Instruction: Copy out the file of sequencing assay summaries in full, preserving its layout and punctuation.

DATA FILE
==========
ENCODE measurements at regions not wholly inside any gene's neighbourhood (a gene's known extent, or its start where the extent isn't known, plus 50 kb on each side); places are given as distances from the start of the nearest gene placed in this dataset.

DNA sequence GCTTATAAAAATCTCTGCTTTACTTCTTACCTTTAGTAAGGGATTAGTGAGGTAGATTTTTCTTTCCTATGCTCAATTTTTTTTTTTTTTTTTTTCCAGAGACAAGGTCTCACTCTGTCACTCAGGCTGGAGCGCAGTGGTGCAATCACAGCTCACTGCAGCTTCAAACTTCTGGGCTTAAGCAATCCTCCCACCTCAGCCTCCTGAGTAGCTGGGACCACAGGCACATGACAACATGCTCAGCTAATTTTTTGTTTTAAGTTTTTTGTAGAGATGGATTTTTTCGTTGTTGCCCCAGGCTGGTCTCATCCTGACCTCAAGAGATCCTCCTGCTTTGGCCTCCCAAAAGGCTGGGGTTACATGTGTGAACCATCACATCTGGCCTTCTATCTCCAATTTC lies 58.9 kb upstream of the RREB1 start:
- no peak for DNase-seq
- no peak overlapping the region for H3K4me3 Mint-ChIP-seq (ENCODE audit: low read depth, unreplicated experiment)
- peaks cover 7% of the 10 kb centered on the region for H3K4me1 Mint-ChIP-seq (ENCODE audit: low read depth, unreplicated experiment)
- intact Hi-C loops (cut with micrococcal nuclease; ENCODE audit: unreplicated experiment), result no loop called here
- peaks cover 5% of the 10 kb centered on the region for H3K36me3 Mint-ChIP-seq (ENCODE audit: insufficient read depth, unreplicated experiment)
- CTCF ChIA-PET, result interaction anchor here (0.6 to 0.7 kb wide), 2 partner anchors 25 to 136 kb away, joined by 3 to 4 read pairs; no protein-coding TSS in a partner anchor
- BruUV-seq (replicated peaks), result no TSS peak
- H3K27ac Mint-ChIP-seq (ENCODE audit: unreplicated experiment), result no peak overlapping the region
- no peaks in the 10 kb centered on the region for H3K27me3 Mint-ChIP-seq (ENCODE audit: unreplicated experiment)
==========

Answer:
ENCODE measurements at regions not wholly inside any gene's neighbourhood (a gene's known extent, or its start where the extent isn't known, plus 50 kb on each side); places are given as distances from the start of the nearest gene placed in this dataset.

DNA sequence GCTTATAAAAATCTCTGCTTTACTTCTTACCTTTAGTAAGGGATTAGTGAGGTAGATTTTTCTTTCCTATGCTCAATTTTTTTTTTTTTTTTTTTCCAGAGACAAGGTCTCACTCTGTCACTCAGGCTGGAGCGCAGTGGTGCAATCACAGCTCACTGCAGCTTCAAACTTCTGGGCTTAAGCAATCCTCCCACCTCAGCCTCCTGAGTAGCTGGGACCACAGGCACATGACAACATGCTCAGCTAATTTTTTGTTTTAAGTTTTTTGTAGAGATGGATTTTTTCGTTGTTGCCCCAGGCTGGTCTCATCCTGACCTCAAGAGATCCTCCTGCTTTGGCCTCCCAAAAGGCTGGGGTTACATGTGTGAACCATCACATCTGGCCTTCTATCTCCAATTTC lies 58.9 kb upstream of the RREB1 start:
- no peak for DNase-seq
- no peak overlapping the region for H3K4me3 Mint-ChIP-seq (ENCODE audit: low read depth, unreplicated experiment)
- peaks cover 7% of the 10 kb centered on the region for H3K4me1 Mint-ChIP-seq (ENCODE audit: low read depth, unreplicated experiment)
- intact Hi-C loops (cut with micrococcal nuclease; ENCODE audit: unreplicated experiment), result no loop called here
- peaks cover 5% of the 10 kb centered on the region for H3K36me3 Mint-ChIP-seq (ENCODE audit: insufficient read depth, unreplicated experiment)
- CTCF ChIA-PET, result interaction anchor here (0.6 to 0.7 kb wide), 2 partner anchors 25 to 136 kb away, joined by 3 to 4 read pairs; no protein-coding TSS in a partner anchor
- BruUV-seq (replicated peaks), result no TSS peak
- H3K27ac Mint-ChIP-seq (ENCODE audit: unreplicated experiment), result no peak overlapping the region
- no peaks in the 10 kb centered on the region for H3K27me3 Mint-ChIP-seq (ENCODE audit: unreplicated experiment)